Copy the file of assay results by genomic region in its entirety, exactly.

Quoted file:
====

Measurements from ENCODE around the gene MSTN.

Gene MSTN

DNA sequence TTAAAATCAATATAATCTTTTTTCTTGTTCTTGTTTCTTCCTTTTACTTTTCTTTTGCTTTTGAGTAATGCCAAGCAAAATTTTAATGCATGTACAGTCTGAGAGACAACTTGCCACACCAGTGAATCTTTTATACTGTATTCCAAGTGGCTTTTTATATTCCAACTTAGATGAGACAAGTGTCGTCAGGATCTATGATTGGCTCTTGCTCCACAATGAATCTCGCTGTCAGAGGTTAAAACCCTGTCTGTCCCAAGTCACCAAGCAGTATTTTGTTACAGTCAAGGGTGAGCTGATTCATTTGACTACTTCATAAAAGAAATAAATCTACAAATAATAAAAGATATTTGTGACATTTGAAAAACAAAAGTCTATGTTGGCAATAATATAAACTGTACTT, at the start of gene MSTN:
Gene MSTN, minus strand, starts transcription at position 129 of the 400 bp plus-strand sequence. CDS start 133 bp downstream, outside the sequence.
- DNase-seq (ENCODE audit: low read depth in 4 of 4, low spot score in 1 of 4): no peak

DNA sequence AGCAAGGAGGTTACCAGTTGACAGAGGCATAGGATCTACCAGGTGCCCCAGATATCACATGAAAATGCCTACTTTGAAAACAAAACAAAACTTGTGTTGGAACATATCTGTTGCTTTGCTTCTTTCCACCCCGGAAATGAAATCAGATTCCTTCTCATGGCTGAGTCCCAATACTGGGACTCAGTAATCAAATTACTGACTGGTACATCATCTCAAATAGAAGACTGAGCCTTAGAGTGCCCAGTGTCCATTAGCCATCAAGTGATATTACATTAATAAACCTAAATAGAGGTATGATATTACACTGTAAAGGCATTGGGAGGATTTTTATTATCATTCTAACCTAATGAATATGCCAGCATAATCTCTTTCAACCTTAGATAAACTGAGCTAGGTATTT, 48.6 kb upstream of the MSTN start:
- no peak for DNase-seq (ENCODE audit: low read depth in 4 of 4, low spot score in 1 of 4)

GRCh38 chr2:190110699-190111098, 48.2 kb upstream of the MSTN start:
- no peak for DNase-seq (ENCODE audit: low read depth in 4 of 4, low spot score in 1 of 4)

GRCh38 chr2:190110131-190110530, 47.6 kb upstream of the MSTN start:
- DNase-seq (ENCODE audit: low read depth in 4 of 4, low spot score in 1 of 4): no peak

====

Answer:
Measurements from ENCODE around the gene MSTN.

Gene MSTN

DNA sequence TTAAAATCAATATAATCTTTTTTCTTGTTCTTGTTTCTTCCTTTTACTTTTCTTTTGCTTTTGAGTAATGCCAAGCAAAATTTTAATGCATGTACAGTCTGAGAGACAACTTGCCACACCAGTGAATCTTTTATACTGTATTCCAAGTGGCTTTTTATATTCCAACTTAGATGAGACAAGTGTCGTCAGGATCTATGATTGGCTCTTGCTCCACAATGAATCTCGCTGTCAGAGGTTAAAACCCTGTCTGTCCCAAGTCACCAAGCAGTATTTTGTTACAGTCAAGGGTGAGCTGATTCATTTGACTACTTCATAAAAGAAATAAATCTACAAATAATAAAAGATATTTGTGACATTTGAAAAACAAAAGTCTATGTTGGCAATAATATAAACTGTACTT, at the start of gene MSTN:
Gene MSTN, minus strand, starts transcription at position 129 of the 400 bp plus-strand sequence. CDS start 133 bp downstream, outside the sequence.
- DNase-seq (ENCODE audit: low read depth in 4 of 4, low spot score in 1 of 4): no peak

DNA sequence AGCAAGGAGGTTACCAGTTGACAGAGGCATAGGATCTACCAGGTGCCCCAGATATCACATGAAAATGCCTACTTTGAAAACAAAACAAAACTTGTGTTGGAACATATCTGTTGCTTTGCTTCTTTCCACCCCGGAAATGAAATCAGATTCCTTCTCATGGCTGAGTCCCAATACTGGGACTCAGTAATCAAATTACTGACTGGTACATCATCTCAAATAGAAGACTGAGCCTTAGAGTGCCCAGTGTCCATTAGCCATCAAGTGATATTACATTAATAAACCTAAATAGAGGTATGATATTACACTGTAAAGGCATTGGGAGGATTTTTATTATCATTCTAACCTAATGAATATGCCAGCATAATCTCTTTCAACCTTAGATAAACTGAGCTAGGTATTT, 48.6 kb upstream of the MSTN start:
- no peak for DNase-seq (ENCODE audit: low read depth in 4 of 4, low spot score in 1 of 4)

GRCh38 chr2:190110699-190111098, 48.2 kb upstream of the MSTN start:
- no peak for DNase-seq (ENCODE audit: low read depth in 4 of 4, low spot score in 1 of 4)

GRCh38 chr2:190110131-190110530, 47.6 kb upstream of the MSTN start:
- DNase-seq (ENCODE audit: low read depth in 4 of 4, low spot score in 1 of 4): no peak